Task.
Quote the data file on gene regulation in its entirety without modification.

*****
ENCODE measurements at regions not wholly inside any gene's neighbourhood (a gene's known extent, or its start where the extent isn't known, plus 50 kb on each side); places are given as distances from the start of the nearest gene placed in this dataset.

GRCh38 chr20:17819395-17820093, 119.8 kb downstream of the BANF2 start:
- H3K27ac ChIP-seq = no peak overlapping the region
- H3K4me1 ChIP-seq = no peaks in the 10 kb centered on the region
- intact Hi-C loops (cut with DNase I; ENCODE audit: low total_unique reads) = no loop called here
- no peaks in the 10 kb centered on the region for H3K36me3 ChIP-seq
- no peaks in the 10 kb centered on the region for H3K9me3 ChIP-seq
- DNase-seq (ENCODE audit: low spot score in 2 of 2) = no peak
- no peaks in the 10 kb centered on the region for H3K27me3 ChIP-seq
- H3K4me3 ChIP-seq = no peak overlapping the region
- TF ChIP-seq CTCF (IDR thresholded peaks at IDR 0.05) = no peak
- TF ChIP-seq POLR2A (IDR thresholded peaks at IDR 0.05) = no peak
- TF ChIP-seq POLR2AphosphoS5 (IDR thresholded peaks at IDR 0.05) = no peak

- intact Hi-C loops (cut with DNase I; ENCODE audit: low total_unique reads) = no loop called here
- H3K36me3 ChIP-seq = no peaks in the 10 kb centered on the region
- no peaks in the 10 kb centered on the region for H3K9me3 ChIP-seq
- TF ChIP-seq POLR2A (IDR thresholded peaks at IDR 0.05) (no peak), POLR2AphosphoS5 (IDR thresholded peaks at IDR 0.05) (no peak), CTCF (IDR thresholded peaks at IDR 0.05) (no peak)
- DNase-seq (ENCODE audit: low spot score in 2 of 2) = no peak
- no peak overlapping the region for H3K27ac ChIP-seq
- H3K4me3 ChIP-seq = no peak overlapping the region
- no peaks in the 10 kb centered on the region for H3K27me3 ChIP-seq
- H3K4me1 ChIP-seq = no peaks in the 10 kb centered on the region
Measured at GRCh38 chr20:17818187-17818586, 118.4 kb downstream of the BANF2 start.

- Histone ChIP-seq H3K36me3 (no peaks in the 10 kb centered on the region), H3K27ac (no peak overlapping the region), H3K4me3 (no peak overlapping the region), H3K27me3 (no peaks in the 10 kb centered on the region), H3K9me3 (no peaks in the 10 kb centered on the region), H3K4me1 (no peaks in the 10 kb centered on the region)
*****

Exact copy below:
ENCODE measurements at regions not wholly inside any gene's neighbourhood (a gene's known extent, or its start where the extent isn't known, plus 50 kb on each side); places are given as distances from the start of the nearest gene placed in this dataset.

GRCh38 chr20:17819395-17820093, 119.8 kb downstream of the BANF2 start:
- H3K27ac ChIP-seq = no peak overlapping the region
- H3K4me1 ChIP-seq = no peaks in the 10 kb centered on the region
- intact Hi-C loops (cut with DNase I; ENCODE audit: low total_unique reads) = no loop called here
- no peaks in the 10 kb centered on the region for H3K36me3 ChIP-seq
- no peaks in the 10 kb centered on the region for H3K9me3 ChIP-seq
- DNase-seq (ENCODE audit: low spot score in 2 of 2) = no peak
- no peaks in the 10 kb centered on the region for H3K27me3 ChIP-seq
- H3K4me3 ChIP-seq = no peak overlapping the region
- TF ChIP-seq CTCF (IDR thresholded peaks at IDR 0.05) = no peak
- TF ChIP-seq POLR2A (IDR thresholded peaks at IDR 0.05) = no peak
- TF ChIP-seq POLR2AphosphoS5 (IDR thresholded peaks at IDR 0.05) = no peak

- intact Hi-C loops (cut with DNase I; ENCODE audit: low total_unique reads) = no loop called here
- H3K36me3 ChIP-seq = no peaks in the 10 kb centered on the region
- no peaks in the 10 kb centered on the region for H3K9me3 ChIP-seq
- TF ChIP-seq POLR2A (IDR thresholded peaks at IDR 0.05) (no peak), POLR2AphosphoS5 (IDR thresholded peaks at IDR 0.05) (no peak), CTCF (IDR thresholded peaks at IDR 0.05) (no peak)
- DNase-seq (ENCODE audit: low spot score in 2 of 2) = no peak
- no peak overlapping the region for H3K27ac ChIP-seq
- H3K4me3 ChIP-seq = no peak overlapping the region
- no peaks in the 10 kb centered on the region for H3K27me3 ChIP-seq
- H3K4me1 ChIP-seq = no peaks in the 10 kb centered on the region
Measured at GRCh38 chr20:17818187-17818586, 118.4 kb downstream of the BANF2 start.

- Histone ChIP-seq H3K36me3 (no peaks in the 10 kb centered on the region), H3K27ac (no peak overlapping the region), H3K4me3 (no peak overlapping the region), H3K27me3 (no peaks in the 10 kb centered on the region), H3K9me3 (no peaks in the 10 kb centered on the region), H3K4me1 (no peaks in the 10 kb centered on the region)